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More than a Movie Theater: Exploring Richmond’s Historic Byrd Theatre

More than a Movie Theater: Exploring Richmond’s Historic Byrd Theatre

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Byrd Theatre – Showcasing 90 years of Art, Entertainment, and Tradition

At just over 90 years old, the Byrd Theatre in Richmond still isn’t showing its age. As both a state and national landmark, the theater is known as one of the nation’s only Grand Movie Palaces, but it’s far from a simple museum.

It was named after William Byrd, a prominent figure and founder in the city of Richmond, and the first movie that debuted at the theater was the silent film Waterfront, shown on Christmas Eve in 1928. Patrons paid 25 cents for a matinee and 50 cents for an evening movie. The Byrd Theater has operated continuously since that initial showing in 1928, with a full calendar of showtimes even today.

Although the regal furnishings are the ideal backdrop for silent movies and classic films, the Byrd maintains a purposeful mix of modern and classic movies to attract visitors of all ages and backgrounds. The Byrd Theater Foundation also weaves educational and cultural events into programming to further the arts and engage the Richmond community throughout the year. Their singular mission is to “restore and establish the Byrd Theatre as the premier community supported film center for Central Virginia.”

The Byrd Theatre – Keeping it Original

While many movie palaces have succumbed to alterations and updates over the years, the Byrd is one of the few that remains largely unchanged from its original construction and design. Theater construction for the Byrd cost about $900,000 in 1928, which equates to a whopping $13 million today. Its iconic architecture features an 18-foot chandelier with 5,000 Czechoslovakian crystals and 500 color-changing bulbs.

The foyer is an elegant display of marble finishes and intricate plaster ornaments, framing a set of famous murals that were painted by New York-based artist Arthur Brounet. An imposing Wurlitzer organ sits just above the stage, with an array of chimes, sleigh bells, organ pipes, and other instruments that served to enhance silent movies with live “special effects.” The organ first performed on Christmas Eve at the first showing of Waterfront. It has been in continuous operation ever since, with Bob Gulledge, the official theater organist, playing to open shows every Saturday.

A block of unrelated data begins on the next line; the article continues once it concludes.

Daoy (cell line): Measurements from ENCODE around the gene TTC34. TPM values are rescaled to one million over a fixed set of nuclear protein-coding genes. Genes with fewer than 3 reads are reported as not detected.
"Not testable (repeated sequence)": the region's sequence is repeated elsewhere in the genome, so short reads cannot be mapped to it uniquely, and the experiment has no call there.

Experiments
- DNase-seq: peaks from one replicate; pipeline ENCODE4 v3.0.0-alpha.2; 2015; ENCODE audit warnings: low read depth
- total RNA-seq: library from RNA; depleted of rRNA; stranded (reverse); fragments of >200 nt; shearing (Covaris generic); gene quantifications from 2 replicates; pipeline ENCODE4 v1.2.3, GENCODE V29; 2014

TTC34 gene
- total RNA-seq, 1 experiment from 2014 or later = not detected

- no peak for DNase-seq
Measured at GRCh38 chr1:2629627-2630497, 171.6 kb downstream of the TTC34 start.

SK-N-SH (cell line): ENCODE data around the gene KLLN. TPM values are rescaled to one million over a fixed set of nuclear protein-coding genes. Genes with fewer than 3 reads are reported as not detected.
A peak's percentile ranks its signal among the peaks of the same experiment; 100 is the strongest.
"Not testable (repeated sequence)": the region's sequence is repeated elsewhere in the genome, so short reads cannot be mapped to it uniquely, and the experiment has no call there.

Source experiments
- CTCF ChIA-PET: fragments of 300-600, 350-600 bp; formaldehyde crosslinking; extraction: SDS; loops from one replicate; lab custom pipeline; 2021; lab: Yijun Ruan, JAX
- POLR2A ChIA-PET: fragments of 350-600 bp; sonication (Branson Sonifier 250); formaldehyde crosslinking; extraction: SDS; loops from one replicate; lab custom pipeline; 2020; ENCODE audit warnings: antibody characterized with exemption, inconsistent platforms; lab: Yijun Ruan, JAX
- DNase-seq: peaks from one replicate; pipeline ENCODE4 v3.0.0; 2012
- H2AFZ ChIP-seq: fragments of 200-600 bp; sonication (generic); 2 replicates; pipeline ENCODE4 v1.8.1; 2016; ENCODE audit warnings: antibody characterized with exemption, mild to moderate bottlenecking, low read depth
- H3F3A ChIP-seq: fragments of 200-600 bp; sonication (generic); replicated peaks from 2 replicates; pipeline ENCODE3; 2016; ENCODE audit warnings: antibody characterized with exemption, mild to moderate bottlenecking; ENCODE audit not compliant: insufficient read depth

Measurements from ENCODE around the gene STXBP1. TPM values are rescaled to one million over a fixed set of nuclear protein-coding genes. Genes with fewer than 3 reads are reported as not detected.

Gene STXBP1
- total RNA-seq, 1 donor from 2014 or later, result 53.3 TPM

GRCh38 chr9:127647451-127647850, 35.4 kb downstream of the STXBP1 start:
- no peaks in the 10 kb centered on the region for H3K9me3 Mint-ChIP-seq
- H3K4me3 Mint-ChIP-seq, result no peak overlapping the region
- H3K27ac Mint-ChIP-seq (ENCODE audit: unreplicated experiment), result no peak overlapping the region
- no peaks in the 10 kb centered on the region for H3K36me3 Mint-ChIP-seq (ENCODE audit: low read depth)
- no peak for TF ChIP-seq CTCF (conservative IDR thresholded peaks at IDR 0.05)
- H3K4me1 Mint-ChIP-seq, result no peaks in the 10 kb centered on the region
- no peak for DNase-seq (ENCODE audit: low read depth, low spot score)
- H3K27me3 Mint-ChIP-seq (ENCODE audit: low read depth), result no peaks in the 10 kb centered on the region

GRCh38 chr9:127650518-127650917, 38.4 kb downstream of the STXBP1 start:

Marquee of Byrd Theatre
The Byrd Theatre is still a popular destination for movies, film festivals and other creative events. [Photo by Mr.TinDC/Flickr]

A Richmond Movie Theater Event

The Byrd Theatre’s many events include a French Film Festival, a horror film festival, and sensory-friendly screenings of classic and modern films. New films are released every Wednesday on the theater website. Upcoming shows include holiday favorites like National Lampoon’s Christmas Vacation, big-screen classics like The Bishop’s Wife, and new releases like The Lighthouse, starring Willem Dafoe and Robert Pattinson.

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Owen Palmiotti is a writer and filmmaker from Northern Virginia who often travels to film festivals while promoting projects. Eventually, this travel took him to the Byrd Theatre when the Richmond International Film Festival accepted his film. Palmiotti shared, “The theatre is nestled in a vibrant community that supports the arts, food, and craft beers. My team enjoyed several days in Richmond and enjoyed the films and talented musicians. It was quite the cinematic experience to sit in a theater that has been around for almost a century. Also, I got to meet Danny Glover, which was truly amazing.”

Jill Evans-Kavaldjian, a local artist and owner of Garden Corner Studios in Lovettsville, Virginia went to the Byrd Theatre while a student at Virginia Commonwealth University. She shared what made the theatre memorable. “The bronze doors and over the top details. The organ came up through the stage floor during silent movie shorts. And instead of the usual junk food, they actually had fancy bonbons and pastry. And it was affordable.”

A Cinematic Treat

Tickets start at just $3 for movies at the Byrd Theatre, making it accessible to a much broader audience. However, when when visitors walk into the theater’s breathtaking lobby and take their seats in the palatial theater, the experience becomes much more than just a movie. In short, it’s a journey back in time that spans 90 years of art, entertainment, and tradition at one of Richmond’s most stately landmarks.

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